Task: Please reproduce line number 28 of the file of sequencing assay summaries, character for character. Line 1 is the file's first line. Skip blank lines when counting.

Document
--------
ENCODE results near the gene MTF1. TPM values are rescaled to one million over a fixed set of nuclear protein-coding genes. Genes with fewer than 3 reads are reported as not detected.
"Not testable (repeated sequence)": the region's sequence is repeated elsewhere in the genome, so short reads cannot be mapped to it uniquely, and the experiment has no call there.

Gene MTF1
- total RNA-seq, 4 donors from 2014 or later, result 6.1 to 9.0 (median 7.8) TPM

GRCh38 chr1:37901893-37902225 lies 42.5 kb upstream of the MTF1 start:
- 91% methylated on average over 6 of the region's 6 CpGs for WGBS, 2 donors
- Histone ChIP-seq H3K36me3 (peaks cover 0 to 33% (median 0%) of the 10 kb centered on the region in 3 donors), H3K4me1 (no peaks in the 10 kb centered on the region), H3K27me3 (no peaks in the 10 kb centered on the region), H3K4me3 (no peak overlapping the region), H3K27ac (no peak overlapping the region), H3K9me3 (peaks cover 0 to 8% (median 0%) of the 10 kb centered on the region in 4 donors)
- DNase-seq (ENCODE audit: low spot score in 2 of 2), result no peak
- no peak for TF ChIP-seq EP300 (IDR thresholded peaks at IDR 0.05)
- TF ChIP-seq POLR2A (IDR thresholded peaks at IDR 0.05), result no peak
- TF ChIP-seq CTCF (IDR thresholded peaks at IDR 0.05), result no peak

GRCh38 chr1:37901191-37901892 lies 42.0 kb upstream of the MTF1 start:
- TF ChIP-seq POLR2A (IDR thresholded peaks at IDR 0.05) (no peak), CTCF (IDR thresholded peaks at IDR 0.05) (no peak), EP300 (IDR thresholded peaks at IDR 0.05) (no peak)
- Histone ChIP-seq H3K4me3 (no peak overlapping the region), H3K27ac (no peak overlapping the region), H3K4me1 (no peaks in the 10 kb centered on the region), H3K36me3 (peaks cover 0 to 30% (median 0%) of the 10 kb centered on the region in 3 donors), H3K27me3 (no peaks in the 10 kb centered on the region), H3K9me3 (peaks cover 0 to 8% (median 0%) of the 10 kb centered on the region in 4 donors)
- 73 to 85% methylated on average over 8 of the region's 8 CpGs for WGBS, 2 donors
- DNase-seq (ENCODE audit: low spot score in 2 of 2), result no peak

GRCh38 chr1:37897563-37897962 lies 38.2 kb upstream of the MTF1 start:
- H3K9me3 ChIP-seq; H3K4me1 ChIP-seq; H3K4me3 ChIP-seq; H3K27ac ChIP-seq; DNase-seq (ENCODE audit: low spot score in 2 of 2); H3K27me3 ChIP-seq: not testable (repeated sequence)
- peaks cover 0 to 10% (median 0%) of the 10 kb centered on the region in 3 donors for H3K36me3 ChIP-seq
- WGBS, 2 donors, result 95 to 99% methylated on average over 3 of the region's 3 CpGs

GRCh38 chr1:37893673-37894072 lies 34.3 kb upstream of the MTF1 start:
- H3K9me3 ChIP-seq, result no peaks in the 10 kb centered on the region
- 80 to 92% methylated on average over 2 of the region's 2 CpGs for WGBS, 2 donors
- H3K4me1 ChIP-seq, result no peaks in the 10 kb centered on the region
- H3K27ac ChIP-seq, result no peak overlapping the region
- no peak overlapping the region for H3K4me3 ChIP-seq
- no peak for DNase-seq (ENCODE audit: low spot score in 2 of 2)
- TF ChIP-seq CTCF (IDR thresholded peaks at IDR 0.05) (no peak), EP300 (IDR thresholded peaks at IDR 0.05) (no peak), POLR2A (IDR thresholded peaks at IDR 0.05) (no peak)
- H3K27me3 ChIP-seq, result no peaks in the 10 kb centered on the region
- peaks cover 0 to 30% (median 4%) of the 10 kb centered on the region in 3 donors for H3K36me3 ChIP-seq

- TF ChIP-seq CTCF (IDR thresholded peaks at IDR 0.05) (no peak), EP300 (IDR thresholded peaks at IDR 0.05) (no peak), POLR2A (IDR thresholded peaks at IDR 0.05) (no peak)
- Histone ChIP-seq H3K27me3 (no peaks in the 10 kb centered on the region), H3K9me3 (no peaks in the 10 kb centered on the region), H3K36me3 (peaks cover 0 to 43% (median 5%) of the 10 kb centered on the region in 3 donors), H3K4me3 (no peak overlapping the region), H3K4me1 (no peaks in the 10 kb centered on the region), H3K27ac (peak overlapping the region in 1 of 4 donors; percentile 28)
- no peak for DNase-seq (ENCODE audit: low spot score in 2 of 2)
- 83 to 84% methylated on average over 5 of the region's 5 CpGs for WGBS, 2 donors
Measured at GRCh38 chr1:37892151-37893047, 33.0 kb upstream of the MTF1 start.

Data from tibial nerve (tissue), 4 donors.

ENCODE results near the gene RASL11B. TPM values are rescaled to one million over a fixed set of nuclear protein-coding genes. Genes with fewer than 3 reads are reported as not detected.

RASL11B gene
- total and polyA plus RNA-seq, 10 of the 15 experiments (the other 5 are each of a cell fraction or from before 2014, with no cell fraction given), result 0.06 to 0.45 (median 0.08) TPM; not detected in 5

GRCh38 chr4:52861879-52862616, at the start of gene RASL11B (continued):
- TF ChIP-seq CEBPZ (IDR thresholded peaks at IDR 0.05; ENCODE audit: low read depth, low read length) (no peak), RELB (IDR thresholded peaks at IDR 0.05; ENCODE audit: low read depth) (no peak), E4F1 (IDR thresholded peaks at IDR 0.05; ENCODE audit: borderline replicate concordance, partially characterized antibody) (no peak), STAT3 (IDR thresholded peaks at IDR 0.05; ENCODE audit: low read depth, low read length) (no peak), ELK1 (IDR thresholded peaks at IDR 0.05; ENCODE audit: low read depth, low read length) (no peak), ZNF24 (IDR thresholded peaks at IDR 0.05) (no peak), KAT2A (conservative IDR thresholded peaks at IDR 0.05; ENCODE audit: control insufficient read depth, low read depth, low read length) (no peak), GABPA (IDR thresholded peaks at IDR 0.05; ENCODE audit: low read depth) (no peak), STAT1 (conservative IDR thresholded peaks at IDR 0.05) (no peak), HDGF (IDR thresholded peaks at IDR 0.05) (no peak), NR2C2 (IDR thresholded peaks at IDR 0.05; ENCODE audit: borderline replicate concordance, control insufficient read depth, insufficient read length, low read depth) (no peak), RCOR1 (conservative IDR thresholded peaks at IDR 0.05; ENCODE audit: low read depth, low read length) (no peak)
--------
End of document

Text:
- TF ChIP-seq CTCF (IDR thresholded peaks at IDR 0.05) (no peak), EP300 (IDR thresholded peaks at IDR 0.05) (no peak), POLR2A (IDR thresholded peaks at IDR 0.05) (no peak)